The Rangers’ fourth line wants to build on a strong defense

Strictly speaking, no one has done a better job than the Rangers’ fourth line, whose job it is to protect leads if you don’t pay attention to the analysis behind the curtain.

Because the simple truth is that the unit around Nick Bonino with Barclay Goodrow and Jimmy Vesey on the flanks in the 46:22 phase of the five-on-five game at the start of the Garden game against the Hurricanes on Thursday was not on the Ice had been there to score a goal.

But whether that is the truth, the whole truth and nothing but the truth, is left to the jury as they sift through evidence that the Blueshirts’ fourth line, at 15.6 percent, ranks 70th and last among forward units with at least 40 in xGF there is :00 ice time and, according to MoneyPuck, he also ranks 70th and last in shot attempt percentage at 26.5 percent.

The Bonino Line was abandoned. Anaheim’s trio of Ross Johnston, Sam Carrick and Brett Leason is in second-to-last place in xGF with a comparatively whopping 25.7 percent. And Detroit’s lineage of Michael Rasmussen, JT Compher and Andrew Copp ranks second to last in attempt percentage at a relatively underwhelming 32.6 percent.

Still – no goals conceded.

Jimmy Vesey (26) moves the puck across the ice in the first third
Jimmy Vesey would like to see more offensive options for his line, but understands their current role.
for the NY POST

And no goals for any of the Blueshirts’ fourth-liners. The two assists credited to Vesey are the only points awarded to the unit, which features a defensive zone. 92.59 percent acceptance rate according to NaturalStatTrick.

“I think we are a good defensive unit. We were pretty explicitly used in that role,” Vesey told the Post a few hours before the Blueshirts put their five-game winning streak at risk. “We defend hard. We block shots. I don’t think we’ve given up a goal when the three of us are on the ice together.

“The challenge for us going forward is that we start in the D-zone or our half of the neutral zone all the time. How are we going to operate offensively, which I think we need to do more of?” That’s the biggest challenge we face, but in terms of our formation, I think we were valuable to our team by converting penalties and defended, but we can’t spend that much time in the D-zone.”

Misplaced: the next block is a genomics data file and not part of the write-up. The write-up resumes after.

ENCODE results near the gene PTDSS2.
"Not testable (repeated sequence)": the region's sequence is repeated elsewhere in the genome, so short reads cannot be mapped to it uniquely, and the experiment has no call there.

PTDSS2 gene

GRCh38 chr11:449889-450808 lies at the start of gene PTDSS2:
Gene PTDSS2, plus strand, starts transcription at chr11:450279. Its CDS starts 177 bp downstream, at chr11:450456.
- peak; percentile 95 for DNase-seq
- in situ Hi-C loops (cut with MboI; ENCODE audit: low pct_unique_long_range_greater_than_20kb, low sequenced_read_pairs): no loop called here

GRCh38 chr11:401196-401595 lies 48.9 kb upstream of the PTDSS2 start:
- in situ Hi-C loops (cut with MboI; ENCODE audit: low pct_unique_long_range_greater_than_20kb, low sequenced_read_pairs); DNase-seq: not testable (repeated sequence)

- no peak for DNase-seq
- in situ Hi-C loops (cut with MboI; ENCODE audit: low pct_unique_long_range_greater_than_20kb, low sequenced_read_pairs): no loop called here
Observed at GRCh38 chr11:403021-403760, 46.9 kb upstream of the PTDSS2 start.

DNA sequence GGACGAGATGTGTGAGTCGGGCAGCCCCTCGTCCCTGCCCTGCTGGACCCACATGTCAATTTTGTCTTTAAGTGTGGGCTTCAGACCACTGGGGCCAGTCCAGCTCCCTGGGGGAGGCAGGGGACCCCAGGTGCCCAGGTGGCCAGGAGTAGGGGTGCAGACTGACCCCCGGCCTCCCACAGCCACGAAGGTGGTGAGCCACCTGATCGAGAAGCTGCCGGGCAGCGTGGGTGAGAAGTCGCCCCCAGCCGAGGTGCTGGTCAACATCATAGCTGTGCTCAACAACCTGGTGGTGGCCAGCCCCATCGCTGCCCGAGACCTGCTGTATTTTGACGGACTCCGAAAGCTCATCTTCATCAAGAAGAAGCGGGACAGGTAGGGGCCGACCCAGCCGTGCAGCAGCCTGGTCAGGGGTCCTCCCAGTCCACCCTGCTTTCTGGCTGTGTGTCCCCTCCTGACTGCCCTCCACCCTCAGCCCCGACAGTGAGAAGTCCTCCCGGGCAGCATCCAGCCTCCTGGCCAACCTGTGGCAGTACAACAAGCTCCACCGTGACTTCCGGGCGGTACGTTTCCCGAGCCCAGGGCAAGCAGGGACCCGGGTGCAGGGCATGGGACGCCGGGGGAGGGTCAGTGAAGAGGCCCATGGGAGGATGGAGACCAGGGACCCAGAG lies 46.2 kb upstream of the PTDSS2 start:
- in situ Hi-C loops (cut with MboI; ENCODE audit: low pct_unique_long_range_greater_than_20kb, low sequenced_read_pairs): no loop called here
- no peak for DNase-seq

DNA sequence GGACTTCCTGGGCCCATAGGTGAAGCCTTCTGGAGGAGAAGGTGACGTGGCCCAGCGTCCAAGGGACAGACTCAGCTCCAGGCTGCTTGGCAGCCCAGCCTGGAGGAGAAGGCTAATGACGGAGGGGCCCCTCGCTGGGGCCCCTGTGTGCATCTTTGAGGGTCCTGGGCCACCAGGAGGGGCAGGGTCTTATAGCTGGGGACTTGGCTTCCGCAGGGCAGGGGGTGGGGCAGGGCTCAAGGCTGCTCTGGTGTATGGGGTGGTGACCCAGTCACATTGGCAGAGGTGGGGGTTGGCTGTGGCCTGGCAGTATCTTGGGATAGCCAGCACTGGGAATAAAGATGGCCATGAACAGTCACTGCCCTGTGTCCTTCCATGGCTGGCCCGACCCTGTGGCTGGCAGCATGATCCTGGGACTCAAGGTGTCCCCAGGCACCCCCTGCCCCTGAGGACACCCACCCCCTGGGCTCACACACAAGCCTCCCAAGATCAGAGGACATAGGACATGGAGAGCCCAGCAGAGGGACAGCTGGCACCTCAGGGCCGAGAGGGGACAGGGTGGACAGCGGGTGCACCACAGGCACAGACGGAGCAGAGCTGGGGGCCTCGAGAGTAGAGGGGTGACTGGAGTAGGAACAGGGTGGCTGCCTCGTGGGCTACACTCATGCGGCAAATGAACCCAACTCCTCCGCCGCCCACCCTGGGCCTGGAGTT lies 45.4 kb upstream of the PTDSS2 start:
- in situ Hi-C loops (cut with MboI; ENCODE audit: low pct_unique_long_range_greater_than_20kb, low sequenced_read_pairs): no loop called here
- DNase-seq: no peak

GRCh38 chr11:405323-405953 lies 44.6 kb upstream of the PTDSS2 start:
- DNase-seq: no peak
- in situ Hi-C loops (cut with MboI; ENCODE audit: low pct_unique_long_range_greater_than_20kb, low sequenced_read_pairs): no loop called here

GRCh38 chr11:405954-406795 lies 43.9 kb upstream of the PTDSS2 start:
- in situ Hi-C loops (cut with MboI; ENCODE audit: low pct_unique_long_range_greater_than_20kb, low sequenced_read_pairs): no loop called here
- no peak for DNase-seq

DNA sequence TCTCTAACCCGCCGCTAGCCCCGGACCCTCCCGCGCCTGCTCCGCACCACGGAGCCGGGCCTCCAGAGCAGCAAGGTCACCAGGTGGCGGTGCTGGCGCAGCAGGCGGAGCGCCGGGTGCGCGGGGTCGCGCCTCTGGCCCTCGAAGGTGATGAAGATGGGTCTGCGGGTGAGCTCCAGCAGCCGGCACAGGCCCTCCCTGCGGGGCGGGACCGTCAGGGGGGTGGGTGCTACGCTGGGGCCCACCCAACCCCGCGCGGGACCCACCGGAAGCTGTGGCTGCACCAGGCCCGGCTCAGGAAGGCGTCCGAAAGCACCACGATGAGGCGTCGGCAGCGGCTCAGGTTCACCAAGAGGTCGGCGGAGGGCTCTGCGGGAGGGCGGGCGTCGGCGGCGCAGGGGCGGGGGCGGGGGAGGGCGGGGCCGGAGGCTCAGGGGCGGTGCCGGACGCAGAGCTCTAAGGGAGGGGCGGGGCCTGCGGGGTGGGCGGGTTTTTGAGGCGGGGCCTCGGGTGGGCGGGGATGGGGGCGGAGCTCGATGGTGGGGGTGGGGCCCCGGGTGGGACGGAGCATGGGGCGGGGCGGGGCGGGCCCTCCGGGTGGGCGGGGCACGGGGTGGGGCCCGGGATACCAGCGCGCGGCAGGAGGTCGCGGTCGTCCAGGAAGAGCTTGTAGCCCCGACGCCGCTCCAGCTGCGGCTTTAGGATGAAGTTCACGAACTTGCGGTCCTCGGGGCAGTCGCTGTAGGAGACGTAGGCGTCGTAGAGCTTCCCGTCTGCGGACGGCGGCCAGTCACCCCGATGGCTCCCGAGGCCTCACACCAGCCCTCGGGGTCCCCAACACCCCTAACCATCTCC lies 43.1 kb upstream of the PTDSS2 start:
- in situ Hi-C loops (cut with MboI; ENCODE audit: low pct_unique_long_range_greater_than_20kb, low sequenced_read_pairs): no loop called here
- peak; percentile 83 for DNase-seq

Rangers center Nick Bonino #12, in the 1st period.
Nick Bonino centers the veteran unit.
Charles Wenzelberg/New York Post

In fact, Goodrow, Bonino and Vesey make up half of the club’s penalty kill forwards, along with Mika Zibanejad, Chris Kreider and Vincent Trocheck who handle the majority of the duties. The unit finished 17 of 18 power plays while winning the five-game road trip.

So there is also this value. Still, it’s not just Vesey — who was left out in favor of Tyler Pitlick in two of the first three games but has been in the lineup seven straight times — who would like to see the unit generate more time of possession and scoring opportunities in the O-zone . That would also reflect the opinion of head coach Peter Laviolette.

“The [D-zone] Beginnings make it a little more difficult, but that [doesn’t include] “The whole time you’re jumping over the boards spontaneously, maybe 55 or 60 percent of the changes, but that’s true, I see where I put them,” Laviolette said. “I think they are good and responsible defensive players.

“Do I think like everyone else that the fourth line can get into the offensive zone and generate more? Would I like that? I would, but I would also like to see that in all of our lines, not just this one.

“It’s a harder duty, it’s harder for [the fourth line] to get there,” said the coach. “If they get there, I would like to see them generate more, but I would like to see all of our lines and defensemen try to find a way to get more into the offensive zone.”

A year ago, Vesey earned a one-year contract for $750,000 through an impressive training camp tryout and then received a two-year extension in the first week of January at $800,000 per year through an excellent first three months promoting the prodigal No. 26 was regularly getting into the top 6 and top 9.

This year, however, Vesey wore street clothes for the opening game and again for the third game. But not since then.

“I didn’t interpret [the scratches] as a message. I thought I had a good camp and was in better physical shape than last year. “We do a time sprint on the ice and I was faster,” said the 30-year-old winger. “I think it was just a numbers thing.

“No one wants to sit out and not play, so it’s a little more urgent when you come back in. But if you look at my season last year, it started the same way. It took a while before I scored my first goal [in Game 11] and then it just snowed.

“Personally, I’m looking for a moment like this to build on, and that goes for our line as well,” Vesey said. “We’re still trying to shine, I say, but if we look ahead and the puck is down there, I think we’re very close to being big in those spots on offense as well.”

Chris Estrada

Chris Estrada is a WSTNewsPost U.S. News Reporter based in London. His focus is on U.S. politics and the environment. He has covered climate change extensively, as well as healthcare and crime. Chris Estrada joined WSTNewsPost in 2023 from the Daily Express and previously worked for Chemist and Druggist and the Jewish Chronicle. He is a graduate of Cambridge University. Languages: English. You can get in touch with me by emailing:

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